Following Robert Penn Warren’s death in 1989, the Center was named in his honor. Robert Penn Warren, as much as any person, could be an emblem of Vanderbilt University’s tradition of humanistic study. He was a collector of voices and a chronicler of cultural moments, but throughout his whole life as a writer we see his own mind and his own ideas continue to take shape. He wrote an accurate and considered response to the pivot of time he inhabited within his own century. He was of his moment but also had a poet’s consciousness of himself as an inhabitant of a much longer, broader history. As well as collecting voices and creating cultural documents, he added his own voice; as well as serving as a mediator and as a narrator, he was also a participant in his culture to the end of his life. He represents an engaged, multivalent capacity that fits and inspires the Center’s work and that aligns with Vanderbilt’s own development as an institution.

Since the Center is not dominated or owned by any one disciplinary strain, and since it is whole-heartedly supportive of the research of its participants, every faculty member who walks through the heavy wooden door of the Vaughn Home can feel that she is entering her own place. When, in 2000, a central fund—the Academic Venture Capital Fund, which furnished resources to transinstitutional ‘startups’ throughout our university’s colleges and schools—was created out of Vanderbilt’s endowment, the Warren Center served as a model and a benchmark for successful interdisciplinary collaboration. Because the Center had been so successful, we were able to know what to look for to gauge progress and achievement in our new transinstitutional centers. As we move toward even larger efforts in interdisciplinary humanities study at Vanderbilt, we continue to look to the Warren Center as a model; since its inception, and just like its namesake, the Robert Penn Warren Center has never ceased in its own evolution.

I barely had a chance to know Vanderbilt before the birth of the Robert Penn Warren Center for the Humanities. But since I have been here, and the Center has been here, I have never witnessed anything less than the fullest and highest achievement that Vanderbilt has to offer; much of that immense achievement has been empowered by the Warren Center. To imagine humanities at Vanderbilt without it is not really impossible, but it is depressing, because the Warren Center and Vanderbilt have grown together in such a way that the former is simply inextricable from the latter.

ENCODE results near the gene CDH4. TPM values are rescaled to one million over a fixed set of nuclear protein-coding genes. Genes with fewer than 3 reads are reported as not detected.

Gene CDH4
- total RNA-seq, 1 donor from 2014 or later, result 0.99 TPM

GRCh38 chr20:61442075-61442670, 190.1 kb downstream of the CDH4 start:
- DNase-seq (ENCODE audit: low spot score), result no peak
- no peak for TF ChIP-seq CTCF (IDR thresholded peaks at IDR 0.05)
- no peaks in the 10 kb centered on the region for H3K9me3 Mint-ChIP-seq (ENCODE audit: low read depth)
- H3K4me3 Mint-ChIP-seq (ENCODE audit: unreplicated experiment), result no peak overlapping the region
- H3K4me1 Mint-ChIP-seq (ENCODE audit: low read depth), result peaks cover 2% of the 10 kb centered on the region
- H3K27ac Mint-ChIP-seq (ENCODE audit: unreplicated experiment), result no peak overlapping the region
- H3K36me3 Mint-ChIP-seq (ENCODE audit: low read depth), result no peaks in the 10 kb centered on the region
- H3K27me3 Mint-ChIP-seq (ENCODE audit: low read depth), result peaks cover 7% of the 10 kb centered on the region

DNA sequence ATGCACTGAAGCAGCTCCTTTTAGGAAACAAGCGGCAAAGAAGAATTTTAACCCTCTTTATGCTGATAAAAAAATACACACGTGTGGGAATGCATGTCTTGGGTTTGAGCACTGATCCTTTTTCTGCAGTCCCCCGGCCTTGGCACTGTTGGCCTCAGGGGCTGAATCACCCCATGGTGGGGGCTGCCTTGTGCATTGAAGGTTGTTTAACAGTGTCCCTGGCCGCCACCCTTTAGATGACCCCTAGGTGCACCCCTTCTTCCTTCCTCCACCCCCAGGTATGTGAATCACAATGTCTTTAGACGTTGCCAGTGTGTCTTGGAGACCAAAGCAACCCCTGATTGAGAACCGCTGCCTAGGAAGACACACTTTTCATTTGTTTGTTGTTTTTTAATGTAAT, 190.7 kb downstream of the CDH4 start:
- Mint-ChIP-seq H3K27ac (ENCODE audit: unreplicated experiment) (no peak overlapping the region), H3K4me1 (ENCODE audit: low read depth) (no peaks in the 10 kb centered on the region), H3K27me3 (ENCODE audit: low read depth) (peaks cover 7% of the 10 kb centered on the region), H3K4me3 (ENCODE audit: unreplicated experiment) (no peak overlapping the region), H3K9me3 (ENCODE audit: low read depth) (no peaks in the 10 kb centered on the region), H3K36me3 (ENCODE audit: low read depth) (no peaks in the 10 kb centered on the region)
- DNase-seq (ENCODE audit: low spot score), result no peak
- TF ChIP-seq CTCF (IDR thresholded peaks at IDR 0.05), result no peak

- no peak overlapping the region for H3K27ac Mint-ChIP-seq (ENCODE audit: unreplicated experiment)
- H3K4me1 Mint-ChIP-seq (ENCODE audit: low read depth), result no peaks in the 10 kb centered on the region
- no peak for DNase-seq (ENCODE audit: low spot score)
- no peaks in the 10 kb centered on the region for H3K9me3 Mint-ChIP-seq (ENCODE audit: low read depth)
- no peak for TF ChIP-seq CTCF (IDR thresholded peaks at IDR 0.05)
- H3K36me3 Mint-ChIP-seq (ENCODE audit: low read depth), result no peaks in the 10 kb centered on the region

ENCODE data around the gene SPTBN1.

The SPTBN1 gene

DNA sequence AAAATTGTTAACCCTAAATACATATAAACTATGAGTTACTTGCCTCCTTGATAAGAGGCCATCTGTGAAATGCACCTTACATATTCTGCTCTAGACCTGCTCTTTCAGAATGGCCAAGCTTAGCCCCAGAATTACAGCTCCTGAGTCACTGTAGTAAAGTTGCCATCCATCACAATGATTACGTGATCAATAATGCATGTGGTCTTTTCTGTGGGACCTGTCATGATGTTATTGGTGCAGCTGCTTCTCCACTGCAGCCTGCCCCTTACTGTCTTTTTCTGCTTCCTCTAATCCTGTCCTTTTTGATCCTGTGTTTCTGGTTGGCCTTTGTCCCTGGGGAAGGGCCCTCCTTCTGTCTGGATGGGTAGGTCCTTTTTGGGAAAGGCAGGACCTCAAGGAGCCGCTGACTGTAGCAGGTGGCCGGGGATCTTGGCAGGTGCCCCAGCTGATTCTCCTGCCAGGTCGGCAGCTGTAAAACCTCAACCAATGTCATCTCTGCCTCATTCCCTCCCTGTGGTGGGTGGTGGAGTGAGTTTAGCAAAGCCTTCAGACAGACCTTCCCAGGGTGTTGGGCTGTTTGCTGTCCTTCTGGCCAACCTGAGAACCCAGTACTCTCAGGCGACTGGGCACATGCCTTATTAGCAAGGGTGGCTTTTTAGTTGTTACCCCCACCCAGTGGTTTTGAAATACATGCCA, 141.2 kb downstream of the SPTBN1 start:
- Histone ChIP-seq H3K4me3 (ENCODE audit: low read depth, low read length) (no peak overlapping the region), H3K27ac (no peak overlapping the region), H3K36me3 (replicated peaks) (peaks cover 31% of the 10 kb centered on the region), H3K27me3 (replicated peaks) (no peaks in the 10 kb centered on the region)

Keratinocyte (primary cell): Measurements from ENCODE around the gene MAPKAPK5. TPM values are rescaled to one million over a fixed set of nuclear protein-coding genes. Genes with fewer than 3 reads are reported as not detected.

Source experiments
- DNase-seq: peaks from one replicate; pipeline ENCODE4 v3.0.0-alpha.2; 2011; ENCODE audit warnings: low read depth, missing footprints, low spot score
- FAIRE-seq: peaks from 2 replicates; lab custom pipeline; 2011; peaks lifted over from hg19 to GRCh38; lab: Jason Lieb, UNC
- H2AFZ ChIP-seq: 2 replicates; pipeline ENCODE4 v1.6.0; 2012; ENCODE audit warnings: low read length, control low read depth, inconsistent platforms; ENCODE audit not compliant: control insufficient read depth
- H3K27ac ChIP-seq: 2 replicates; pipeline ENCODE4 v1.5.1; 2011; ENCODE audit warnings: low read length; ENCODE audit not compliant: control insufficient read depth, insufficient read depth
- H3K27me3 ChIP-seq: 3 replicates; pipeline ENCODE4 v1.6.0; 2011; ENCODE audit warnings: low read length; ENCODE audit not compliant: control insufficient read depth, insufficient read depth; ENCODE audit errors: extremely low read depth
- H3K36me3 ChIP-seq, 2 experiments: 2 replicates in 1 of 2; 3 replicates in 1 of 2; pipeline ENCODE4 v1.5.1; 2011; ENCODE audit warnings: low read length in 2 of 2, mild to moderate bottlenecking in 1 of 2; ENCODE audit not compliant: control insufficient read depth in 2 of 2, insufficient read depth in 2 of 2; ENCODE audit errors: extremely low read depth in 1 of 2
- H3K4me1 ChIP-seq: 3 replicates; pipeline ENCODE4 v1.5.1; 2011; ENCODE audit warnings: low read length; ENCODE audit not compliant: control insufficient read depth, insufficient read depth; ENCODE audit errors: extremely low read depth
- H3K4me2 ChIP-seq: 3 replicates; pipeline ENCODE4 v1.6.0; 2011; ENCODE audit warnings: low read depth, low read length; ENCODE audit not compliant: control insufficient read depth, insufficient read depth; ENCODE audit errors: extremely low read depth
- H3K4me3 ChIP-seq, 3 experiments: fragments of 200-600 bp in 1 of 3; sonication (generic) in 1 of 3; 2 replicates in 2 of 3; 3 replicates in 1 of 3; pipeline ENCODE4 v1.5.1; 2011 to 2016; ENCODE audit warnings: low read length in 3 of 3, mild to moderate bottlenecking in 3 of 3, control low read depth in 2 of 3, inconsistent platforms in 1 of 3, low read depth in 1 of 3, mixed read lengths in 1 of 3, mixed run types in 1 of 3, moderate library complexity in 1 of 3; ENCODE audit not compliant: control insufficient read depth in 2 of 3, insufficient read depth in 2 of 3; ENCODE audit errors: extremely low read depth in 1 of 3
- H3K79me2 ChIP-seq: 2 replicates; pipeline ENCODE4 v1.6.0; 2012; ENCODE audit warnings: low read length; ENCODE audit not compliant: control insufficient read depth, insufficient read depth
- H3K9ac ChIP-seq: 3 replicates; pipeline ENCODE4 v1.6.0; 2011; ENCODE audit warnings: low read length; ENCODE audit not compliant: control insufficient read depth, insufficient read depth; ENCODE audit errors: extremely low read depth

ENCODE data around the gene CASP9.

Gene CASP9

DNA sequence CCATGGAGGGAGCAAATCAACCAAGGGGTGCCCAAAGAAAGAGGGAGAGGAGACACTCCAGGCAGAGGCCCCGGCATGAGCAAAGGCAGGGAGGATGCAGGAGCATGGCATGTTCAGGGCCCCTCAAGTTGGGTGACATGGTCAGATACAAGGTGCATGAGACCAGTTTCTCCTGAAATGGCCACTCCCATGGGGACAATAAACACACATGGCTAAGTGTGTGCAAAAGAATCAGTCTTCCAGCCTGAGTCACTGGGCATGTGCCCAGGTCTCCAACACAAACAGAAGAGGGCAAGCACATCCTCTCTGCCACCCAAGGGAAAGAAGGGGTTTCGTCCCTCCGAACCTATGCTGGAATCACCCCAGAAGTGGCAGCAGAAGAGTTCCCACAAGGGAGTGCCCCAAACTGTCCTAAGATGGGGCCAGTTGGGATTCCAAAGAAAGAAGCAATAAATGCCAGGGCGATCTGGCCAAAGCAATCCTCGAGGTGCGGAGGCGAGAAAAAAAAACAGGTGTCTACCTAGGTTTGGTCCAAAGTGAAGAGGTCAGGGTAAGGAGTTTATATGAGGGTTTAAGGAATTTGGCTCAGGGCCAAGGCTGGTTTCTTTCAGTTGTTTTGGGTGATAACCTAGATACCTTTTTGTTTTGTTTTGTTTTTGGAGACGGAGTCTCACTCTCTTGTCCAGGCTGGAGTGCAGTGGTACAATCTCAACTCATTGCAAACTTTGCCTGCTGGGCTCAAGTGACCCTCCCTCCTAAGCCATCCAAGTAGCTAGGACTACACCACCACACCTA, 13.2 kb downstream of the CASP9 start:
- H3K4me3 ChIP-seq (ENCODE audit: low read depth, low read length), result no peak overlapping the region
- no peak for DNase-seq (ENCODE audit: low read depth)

The interface between the Robert Penn Warren Center and Vanderbilt’s other humanities departments and centers is so porous, so vascularized, that it is impossible to tell where one program ends and another begins. That is as it should be. Over the twenty years of its existence, the Warren Center has made itself indispensable to the practice of the study of the humanities here. The expectations it has established continue to inform and inspire our faculty’s style of interaction with each other as colleagues and collaborators in making connections and raising considerations that expand the possibilities of the human mind and of human culture.

If you looked at an aerial map of the campus, you would see the Robert PennWarren Center right at the campus’s cartographic heart. The Center is also within this university’s subtle heart. Humanities has become part of who we are, part of how we are recognizable to ourselves as Vanderbilt. Over its two decades on our campus, the Robert Penn Warren Center has helped make all of Vanderbilt University a place for the humanities.

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For more information, contact the Center's executive director, Mona C. Frederick.